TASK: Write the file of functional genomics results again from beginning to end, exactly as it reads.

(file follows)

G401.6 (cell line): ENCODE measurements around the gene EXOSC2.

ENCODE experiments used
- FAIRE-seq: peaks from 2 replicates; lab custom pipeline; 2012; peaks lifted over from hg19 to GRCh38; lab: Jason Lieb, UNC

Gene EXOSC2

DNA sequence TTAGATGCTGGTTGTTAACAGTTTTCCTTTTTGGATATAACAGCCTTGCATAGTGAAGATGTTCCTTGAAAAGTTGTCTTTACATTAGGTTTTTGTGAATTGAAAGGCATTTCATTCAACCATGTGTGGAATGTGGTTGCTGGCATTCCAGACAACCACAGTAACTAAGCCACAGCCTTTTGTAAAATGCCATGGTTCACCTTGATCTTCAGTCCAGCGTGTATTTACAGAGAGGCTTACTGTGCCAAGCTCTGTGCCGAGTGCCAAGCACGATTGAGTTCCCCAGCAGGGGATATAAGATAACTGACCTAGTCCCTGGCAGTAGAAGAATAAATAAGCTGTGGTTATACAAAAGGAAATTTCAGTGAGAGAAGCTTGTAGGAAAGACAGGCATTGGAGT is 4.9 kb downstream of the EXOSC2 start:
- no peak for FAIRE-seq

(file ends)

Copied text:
G401.6 (cell line): ENCODE measurements around the gene EXOSC2.

ENCODE experiments used
- FAIRE-seq: peaks from 2 replicates; lab custom pipeline; 2012; peaks lifted over from hg19 to GRCh38; lab: Jason Lieb, UNC

Gene EXOSC2

DNA sequence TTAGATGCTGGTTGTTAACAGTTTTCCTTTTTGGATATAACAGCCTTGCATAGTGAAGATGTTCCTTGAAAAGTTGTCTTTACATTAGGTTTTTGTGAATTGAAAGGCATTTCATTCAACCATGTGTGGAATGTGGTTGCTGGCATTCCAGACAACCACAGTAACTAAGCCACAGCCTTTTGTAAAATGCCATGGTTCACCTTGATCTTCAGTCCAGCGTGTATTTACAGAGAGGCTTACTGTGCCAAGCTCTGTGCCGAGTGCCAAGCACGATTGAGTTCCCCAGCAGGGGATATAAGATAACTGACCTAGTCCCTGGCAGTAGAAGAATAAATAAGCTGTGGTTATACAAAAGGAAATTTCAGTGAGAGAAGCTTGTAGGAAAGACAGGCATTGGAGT is 4.9 kb downstream of the EXOSC2 start:
- no peak for FAIRE-seq